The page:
Merck claims a brace of head and neck cancer approvals

Merck & Co/MSD has done the double in head and neck cancer with a pair of FDA approvals for Keytruda in newly diagnosed patients on the same day.

PD-1 inhibitor Keytruda (pembrolizumab) has been approved as a second-line therapy for head and neck squamous cell carcinoma (HNSCC) since 2016 in the US, but can now be prescribed first-line to patients with advanced, unresectable tumours.

One approval is as a monotherapy in PD-L1-positive HNSCC patients, while the second is as a combination with chemotherapy (platinum drugs plus fluorouracil) in HNSCC patients regardless of their PD-L1 status. The FDA also approved a new companion diagnostic that can be used to identify patients suitable for Keytruda alone.

The green light comes after a priority review from the FDA and is another score to Merck in its ongoing rivalry with Bristol-Myers Squibb, whose PD-1 inhibitor Opdivo (nivolumab) was also approved as a post-chemotherapy option for HNSCC in 2016.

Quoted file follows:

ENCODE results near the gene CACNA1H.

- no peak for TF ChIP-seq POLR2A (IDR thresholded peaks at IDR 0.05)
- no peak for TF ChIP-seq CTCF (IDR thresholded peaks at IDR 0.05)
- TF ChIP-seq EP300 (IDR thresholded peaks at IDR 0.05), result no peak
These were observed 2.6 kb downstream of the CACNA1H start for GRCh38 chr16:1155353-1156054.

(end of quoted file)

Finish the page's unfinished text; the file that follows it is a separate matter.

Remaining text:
It opens up a market of around 65,000 patients who are diagnosed with HNSCC each year in the US, according to Merck, and makes Keytruda the first and so far only PD-1/PD-L1 inhibitor drug to include first-line HNSCC on its label.

Claiming the dominant position in first-line non-small cell lung cancer (NSCLC) – the largest market for immuno-oncology drugs – has been a key driver for Keytruda as it has chased down and overtaken Opdivo in sales terms in the last couple of years.

Securing first-line use in any cancer indication tends to be an advantage because patients will likely stay on the same drug if they relapse and need further lines of combination therapy. Merck is also muscling into the first-line kidney cancer category, one of Opdivo’s strongholds, with an FDA approval for a combination regimen with Pfizer’s targeted drug Inlyta (axitinib) in April.

The approvals were based on the KEYNOTE-048 study, which showed that Keytruda both alone and with chemo was able to achieve a significant improvement in overall survival compared to the current EXTREME regimen of Eli Lilly’s Erbitux (cetuximab) with carboplatin or cisplatin plus fluorouracil.

Bristol-Myers Squibb is running a phase 3 trial comparing the combination of Opdivo and its CTLA4 inhibitor Yervoy (ipilimumab) to EXTREME in first-line HNSCC – called CheckMate-651 – which started in 2016 and according to the clinicaltrials.gov database is due to complete next year.

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